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Sale of Stuyvesant Town Indicates Strength of NY Real Estate Markets

Manhattan Skyline with ReflectionsReal estate experts and economists believe that the recent sale of a Stuyvesant property in Manhattan is a sign that the American housing market is finally reaching pre-Recession stability.

Blackstone Group LP and Canadian investor Ivanhoé Cambridge announced on Tuesday, Oct. 20 that they were negotiating a deal to purchase the 11,200-apartment Stuyvesant Town and Peter Cooper Village, according to the Wall Street Journal.

The 80-acre East Side complex is reportedly being sold for around $5.3 billion. Although it’s slightly lower than the $5.4 billion price of the property back in 2006 (especially when inflation is taken into consideration), it represents a major improvement from five years ago.

In 2010, the WSJ states, the property was valued under $3 billion and was close to being foreclosed. It was lucky to make it through a period of high foreclosure rates in 2013 (when one in every 96 homes filed for foreclosure), but it has taken some time for the complex to regain value since then.

Jonathan Gray, head of real estate at Blackstone, explained in a recent press conference that investors are now clambering to grab a piece of New York real estate.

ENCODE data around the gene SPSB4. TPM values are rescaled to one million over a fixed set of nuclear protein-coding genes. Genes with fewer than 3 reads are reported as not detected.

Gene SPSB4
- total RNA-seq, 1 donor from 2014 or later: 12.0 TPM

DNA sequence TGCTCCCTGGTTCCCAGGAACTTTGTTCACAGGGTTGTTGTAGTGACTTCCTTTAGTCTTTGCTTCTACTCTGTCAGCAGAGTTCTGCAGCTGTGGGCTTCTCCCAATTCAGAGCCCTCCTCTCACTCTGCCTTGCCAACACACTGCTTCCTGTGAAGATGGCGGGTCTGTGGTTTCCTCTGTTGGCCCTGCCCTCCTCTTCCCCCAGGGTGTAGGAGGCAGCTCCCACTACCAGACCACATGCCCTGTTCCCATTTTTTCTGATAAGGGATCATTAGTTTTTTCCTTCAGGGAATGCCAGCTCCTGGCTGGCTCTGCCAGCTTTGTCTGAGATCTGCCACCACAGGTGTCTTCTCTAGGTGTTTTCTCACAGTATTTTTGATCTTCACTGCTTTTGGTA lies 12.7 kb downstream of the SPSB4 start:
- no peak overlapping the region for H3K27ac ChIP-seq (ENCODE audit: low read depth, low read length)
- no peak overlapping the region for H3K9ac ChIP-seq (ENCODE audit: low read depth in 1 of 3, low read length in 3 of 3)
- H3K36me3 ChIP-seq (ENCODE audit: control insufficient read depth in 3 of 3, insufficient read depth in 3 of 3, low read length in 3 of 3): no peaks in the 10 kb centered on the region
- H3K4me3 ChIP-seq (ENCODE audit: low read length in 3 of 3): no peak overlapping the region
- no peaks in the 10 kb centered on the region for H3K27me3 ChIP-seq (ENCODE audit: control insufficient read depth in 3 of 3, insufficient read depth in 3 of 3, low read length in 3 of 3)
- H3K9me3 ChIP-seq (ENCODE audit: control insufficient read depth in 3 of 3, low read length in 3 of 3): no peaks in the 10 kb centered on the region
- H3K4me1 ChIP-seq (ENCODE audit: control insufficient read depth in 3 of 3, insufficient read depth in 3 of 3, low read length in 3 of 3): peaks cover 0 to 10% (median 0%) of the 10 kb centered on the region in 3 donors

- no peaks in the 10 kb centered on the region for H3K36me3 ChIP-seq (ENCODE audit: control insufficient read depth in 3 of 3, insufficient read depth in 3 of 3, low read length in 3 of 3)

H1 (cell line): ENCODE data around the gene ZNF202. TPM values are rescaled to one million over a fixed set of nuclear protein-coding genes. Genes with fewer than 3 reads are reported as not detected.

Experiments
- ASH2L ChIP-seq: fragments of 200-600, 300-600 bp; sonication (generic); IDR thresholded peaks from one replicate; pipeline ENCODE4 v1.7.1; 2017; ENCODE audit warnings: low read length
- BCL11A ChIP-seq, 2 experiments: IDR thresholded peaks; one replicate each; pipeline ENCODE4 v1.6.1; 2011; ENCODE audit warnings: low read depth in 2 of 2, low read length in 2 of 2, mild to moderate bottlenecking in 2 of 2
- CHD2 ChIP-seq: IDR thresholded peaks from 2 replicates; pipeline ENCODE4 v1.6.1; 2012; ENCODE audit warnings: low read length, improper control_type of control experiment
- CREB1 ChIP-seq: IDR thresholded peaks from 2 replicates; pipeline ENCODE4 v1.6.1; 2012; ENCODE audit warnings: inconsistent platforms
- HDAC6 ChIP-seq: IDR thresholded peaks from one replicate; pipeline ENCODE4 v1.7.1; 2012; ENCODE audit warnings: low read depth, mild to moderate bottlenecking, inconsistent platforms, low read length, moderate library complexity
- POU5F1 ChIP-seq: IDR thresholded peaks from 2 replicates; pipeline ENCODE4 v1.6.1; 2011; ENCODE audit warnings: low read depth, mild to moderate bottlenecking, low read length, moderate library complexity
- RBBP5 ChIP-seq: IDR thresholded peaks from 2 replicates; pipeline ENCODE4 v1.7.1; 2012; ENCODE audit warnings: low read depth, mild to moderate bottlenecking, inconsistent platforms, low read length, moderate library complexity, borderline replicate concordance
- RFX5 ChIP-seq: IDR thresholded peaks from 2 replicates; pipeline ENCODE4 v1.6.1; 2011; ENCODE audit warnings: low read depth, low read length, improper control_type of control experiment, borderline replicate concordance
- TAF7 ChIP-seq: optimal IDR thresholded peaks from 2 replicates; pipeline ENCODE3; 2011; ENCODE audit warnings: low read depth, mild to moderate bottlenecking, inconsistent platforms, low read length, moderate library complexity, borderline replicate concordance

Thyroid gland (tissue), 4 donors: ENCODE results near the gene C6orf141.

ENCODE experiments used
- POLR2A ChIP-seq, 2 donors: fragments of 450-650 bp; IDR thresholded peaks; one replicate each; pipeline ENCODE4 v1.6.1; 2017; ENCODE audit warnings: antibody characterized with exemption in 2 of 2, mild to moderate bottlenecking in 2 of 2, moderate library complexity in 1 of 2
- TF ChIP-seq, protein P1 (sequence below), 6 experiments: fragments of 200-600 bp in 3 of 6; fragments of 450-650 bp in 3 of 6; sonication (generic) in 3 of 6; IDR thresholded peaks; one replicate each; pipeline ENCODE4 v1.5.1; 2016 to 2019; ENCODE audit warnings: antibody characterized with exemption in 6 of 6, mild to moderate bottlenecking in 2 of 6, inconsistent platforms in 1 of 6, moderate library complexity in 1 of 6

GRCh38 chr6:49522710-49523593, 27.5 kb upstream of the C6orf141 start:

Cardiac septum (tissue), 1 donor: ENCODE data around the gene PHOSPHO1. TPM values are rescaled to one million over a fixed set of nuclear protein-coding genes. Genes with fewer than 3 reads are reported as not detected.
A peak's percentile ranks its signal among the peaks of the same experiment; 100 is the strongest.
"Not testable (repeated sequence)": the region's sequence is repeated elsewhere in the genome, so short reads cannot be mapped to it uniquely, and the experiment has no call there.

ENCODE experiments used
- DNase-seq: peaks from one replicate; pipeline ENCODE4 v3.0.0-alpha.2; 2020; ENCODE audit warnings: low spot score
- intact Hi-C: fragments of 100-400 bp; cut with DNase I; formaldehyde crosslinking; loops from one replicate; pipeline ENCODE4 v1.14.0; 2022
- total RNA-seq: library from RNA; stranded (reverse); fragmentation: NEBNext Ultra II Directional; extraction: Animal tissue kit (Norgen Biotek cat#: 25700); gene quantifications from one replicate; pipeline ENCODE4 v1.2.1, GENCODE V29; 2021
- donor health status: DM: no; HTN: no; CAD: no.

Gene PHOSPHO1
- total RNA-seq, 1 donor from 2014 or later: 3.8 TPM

“There is a shortage of apartments in New York City,” Gray said on Tuesday. “We think rents will go up — that’s part of the reason we’ve been investing so much.”

As the New York Times reported, rent is expected to rise very soon for at least 50% of apartments located in the city; this could mean increases of anywhere between $4,000 and $7,000 per month for an apartment offered at market rate.

As Stuyvesant Town began moving more units away from rent-regulated agreements and into market-rate agreements, the overall collective income of its residents began rising. Less than half (45%) of its residents still pay regulated rents, which is down from 71% in 2006, but Blackstone agreed to keep a large portion of units under rent-regulated terms for at least 20 years.

The 10-year journey of Stuyvesant Town hasn’t exactly been typical of New York real estate — but then again, New Yorkers are always finding new ways to adapt to city living, and Stuyvesant is no exception.

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